Following Saturday’s defeat to Papua New Guinea, which ensured Great Britain finished their tour of the southern hemisphere without a win, I had planned to write an article about how to save the Lions.
But I was stopped in my tracks when I read the very ominous-sounding comments made by RFL rugby director Kevin Sinfield this afternoon.
He said: “Bringing it back was always going to be about seeing what the interest was like in the southern hemisphere but prior to PNG, there hadn’t been a full stadium.
“Maybe the appetite isn’t quite what it was made out to be – and that will be part of the post-tour review.”
So perhaps the question isn’t ‘how do we save the Lions?’, it’s ‘are the Lions worth saving?’.
Let’s start at the new beginning.
The announcement that Great Britain were coming back was positively received but not surprising.
Talk of a GB return had gathered momentum for years and on 9 May 2017, we were finally told that ‘the pride is back’.
But it took more than two years for the team to play its first match and almost as long for the RFL to announce the dates and opponents.
More frustratingly, what ‘defines’ the Lions and makes them different from England was and never has been explained.
This isn’t as simple as saying Welsh, Irish and Scottish players are eligible, it’s things like the teams they play, the tournaments they take part in and how the Lions’ calendar will slot in alongside England’s.
If these elements were in fact discussed then they certainly weren’t publicised.
It doesn’t have to be that complicated either. England for World Cups and other tournaments, with Great Britain touring every four years between World Cups.
But whatever you decide – announce it! Let players, fans, stakeholders and sponsors know your plans. Or did we never have faith that the concept would survive the autumn?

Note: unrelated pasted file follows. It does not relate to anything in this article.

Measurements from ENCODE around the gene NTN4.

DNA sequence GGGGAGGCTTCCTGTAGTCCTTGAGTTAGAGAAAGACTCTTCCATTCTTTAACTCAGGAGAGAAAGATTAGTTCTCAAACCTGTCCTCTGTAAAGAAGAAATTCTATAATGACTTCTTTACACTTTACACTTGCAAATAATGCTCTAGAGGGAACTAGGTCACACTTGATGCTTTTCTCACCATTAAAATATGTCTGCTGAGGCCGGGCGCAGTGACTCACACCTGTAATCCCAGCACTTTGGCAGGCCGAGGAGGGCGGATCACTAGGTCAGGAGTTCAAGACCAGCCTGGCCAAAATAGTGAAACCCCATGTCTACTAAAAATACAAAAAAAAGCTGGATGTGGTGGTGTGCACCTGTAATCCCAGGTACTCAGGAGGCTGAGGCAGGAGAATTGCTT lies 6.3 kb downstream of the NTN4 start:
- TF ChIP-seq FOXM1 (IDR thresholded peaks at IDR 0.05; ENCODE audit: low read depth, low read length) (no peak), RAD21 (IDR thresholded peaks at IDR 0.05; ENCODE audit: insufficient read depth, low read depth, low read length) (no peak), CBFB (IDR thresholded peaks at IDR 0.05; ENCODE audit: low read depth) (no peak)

The recently completed Tour saw the Lions face three different nations at the end of a season that had already been extended by a Nines tournament competed in by England.
Next time (if there is one), don’t Tour the same year as a Nines tournament.
And wouldn’t it have been fantastic to see the Lions play against a couple of clubs and regional rep sides?
Take a 30-man squad and you can easily accommodate a fuller schedule by rotating the players.
We can’t help the issues faced by Tonga this year, but even before all that, the tour schedule looked distinctly uninspiring.
There was nothing new, nobody ‘we’ hadn’t faced before.
I’m not getting into the Bennett debate other than to say that I agree Great Britain should be coached by somebody who isn’t already the England coach.
Having Bennett in the role made it even more difficult to define the brand as being different and special.
And yes he should have played Handley on the wing, not Austin.
But there’s other stuff, too.
The Lions didn’t have their own social media channels – the brand just hijacked the RFL’s accounts – which I’d expect will quietly change back to normal at some point next week.
There were several other social media brands floating about too and none of them were ‘owned’ by the Lions or verified as official – a mess, basically!
Even the hashtag – #GBRLLions – was rubbish and perhaps reflected the RFL’s lack of confidence that the brand would resonate as being different from the Rugby Union Lions.
Look deeper and we saw the same commercial partners as England as well as the same kit manufacturer.
Presumably the Lions were bundled in to sweeten the deal for the likes of Dacia, but, while things like social media accounts and logos on shirts may seem trivial, it’s all part of the bigger picture and another opportunity missed to build a distinct brand.
Despite all that, I think the Lions are worth saving.
But even if we agree that they are, has the damage already been done?
Sinfield’s comments this afternoon sound a bit like he thinks it has, but hopefully there’ll be no knee-jerk decision.
And if it is to return, I hope we think about it a bit more strategically, with a more coherent long-term vision to create a distinct brand that will help heal the Lions’ wounded pride.
By Tom Coates
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